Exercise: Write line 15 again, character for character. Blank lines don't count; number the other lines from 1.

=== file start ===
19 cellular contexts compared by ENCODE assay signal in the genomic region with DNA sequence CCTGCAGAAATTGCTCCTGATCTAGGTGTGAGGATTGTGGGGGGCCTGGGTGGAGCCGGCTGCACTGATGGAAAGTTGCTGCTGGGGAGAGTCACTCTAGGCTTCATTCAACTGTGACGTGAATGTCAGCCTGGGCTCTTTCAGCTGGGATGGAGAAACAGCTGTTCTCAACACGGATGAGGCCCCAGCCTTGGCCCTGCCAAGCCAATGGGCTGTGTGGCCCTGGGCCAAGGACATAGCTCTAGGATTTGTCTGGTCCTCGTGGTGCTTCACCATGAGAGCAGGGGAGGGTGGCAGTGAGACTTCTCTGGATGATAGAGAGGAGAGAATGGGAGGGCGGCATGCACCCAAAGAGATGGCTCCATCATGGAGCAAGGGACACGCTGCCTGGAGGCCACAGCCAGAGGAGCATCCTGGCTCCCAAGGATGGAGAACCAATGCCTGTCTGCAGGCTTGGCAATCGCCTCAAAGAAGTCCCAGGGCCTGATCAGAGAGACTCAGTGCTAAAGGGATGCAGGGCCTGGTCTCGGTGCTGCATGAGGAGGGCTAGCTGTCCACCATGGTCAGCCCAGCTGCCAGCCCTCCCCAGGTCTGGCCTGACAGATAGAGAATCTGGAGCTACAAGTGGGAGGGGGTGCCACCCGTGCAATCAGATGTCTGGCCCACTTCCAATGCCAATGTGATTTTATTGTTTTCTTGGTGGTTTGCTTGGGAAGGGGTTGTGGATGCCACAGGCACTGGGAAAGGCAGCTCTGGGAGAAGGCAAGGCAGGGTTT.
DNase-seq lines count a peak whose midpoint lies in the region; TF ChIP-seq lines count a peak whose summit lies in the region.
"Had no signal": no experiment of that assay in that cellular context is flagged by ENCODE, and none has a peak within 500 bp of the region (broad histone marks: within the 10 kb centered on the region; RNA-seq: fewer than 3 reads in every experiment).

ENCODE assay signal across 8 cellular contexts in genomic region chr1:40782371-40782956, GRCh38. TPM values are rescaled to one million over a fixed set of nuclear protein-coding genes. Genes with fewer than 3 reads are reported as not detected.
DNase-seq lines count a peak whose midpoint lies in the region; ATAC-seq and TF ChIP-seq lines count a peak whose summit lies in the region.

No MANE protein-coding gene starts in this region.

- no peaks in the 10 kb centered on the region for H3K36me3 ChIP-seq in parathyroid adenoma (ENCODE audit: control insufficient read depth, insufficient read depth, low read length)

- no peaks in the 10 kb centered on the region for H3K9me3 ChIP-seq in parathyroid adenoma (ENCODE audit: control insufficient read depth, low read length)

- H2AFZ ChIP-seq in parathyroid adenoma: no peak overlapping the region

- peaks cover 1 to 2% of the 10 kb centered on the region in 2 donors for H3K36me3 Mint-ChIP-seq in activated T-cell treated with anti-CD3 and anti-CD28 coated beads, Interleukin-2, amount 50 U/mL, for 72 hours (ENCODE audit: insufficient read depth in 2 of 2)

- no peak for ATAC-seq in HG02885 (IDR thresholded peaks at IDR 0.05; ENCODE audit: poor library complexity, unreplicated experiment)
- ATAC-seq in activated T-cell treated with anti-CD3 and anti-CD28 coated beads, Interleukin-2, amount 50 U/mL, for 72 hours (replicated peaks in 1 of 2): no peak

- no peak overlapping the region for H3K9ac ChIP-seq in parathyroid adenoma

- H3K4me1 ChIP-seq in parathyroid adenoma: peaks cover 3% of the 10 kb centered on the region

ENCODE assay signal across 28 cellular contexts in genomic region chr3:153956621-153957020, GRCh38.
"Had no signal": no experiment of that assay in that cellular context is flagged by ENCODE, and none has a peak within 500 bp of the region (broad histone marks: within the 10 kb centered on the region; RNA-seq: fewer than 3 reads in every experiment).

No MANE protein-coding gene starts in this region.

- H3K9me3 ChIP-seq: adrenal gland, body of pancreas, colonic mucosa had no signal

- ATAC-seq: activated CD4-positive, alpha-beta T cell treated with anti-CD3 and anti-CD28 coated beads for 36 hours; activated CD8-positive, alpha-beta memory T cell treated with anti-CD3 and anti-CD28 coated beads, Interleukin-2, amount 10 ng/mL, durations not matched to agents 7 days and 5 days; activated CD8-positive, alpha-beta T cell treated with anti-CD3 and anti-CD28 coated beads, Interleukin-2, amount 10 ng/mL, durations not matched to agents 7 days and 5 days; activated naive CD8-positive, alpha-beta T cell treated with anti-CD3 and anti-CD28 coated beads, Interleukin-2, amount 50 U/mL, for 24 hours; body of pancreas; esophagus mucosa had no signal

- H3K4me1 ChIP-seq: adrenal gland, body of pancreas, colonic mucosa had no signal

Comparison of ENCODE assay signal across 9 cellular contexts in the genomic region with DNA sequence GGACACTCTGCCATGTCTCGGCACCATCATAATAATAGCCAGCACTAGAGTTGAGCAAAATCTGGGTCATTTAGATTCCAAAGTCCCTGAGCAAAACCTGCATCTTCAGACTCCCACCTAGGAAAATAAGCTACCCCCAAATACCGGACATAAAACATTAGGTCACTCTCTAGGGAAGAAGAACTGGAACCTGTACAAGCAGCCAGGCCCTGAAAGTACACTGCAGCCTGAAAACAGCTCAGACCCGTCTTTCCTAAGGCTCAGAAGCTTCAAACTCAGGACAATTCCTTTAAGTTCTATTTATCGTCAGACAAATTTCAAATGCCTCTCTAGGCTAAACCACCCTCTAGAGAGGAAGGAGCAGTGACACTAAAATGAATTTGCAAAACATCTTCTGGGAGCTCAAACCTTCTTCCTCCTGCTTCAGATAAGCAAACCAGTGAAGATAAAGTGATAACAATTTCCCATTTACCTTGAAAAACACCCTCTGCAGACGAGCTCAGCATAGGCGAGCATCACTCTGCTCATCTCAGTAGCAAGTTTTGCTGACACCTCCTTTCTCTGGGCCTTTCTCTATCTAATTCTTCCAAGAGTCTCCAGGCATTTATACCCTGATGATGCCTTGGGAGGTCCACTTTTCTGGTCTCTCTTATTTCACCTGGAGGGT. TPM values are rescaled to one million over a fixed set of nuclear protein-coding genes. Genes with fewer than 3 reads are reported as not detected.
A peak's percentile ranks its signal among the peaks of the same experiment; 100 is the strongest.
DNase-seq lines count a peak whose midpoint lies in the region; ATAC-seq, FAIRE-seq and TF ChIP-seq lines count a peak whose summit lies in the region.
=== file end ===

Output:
ENCODE assay signal across 28 cellular contexts in genomic region chr3:153956621-153957020, GRCh38.